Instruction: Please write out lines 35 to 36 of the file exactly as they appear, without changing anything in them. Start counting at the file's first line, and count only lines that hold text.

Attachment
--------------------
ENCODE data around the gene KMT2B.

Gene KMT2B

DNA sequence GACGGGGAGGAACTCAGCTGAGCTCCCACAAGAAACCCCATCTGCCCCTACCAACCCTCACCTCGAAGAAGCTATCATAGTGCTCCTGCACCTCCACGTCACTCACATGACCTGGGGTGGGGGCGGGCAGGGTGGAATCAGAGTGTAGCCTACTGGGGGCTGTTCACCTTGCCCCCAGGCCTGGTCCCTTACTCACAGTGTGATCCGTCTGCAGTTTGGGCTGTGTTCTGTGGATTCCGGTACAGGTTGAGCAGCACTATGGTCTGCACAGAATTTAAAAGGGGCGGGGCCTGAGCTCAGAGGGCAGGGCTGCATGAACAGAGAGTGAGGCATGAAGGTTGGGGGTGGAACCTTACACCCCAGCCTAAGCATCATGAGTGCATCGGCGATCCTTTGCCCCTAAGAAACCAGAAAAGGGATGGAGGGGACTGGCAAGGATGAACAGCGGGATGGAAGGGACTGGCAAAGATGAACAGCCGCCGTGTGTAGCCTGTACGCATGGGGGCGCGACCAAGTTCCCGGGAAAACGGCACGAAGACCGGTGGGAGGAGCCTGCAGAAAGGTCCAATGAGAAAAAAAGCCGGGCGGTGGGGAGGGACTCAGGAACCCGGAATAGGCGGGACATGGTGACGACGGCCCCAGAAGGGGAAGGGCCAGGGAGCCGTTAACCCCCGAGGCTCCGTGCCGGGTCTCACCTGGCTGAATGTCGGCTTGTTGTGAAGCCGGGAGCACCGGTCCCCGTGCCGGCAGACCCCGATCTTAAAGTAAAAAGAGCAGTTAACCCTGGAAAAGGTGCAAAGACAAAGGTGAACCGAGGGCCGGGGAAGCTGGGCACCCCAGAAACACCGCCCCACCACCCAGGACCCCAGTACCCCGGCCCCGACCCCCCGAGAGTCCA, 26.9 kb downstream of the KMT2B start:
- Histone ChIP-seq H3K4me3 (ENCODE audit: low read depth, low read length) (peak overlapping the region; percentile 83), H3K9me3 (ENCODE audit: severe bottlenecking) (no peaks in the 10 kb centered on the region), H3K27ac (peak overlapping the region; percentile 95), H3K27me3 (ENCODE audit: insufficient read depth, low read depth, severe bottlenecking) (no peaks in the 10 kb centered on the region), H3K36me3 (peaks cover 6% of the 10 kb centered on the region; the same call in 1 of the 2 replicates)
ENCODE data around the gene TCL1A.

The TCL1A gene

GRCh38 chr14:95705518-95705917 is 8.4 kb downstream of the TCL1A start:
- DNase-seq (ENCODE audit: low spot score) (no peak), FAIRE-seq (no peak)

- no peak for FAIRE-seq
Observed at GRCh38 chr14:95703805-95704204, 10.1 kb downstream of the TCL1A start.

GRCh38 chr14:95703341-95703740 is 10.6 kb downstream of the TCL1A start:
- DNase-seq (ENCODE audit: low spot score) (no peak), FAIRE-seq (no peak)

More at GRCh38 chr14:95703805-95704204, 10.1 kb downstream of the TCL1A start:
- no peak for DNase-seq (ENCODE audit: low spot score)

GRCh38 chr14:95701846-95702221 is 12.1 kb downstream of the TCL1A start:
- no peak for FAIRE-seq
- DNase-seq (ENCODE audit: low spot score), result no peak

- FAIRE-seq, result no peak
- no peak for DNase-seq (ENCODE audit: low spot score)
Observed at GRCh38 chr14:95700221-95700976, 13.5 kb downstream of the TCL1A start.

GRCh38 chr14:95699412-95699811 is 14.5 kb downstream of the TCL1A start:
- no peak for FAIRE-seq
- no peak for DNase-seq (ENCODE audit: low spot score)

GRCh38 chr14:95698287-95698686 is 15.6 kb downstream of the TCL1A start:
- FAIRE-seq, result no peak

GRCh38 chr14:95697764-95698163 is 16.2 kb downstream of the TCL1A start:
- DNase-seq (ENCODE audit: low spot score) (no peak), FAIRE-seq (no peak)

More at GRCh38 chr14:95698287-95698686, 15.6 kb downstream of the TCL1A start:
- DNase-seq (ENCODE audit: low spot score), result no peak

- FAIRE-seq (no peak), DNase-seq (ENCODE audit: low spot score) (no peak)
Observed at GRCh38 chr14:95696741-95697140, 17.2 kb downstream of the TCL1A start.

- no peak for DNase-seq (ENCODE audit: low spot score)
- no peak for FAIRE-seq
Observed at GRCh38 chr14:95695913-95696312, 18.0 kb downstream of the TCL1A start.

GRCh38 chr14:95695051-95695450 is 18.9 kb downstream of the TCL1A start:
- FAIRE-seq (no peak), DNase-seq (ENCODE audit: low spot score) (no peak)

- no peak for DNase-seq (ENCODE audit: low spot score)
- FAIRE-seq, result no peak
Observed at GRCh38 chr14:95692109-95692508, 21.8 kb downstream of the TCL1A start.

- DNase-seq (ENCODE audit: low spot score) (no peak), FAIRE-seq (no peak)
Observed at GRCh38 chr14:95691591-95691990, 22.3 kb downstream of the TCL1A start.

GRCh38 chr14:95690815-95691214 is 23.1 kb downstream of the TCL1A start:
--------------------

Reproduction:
GRCh38 chr14:95695051-95695450 is 18.9 kb downstream of the TCL1A start:
- FAIRE-seq (no peak), DNase-seq (ENCODE audit: low spot score) (no peak)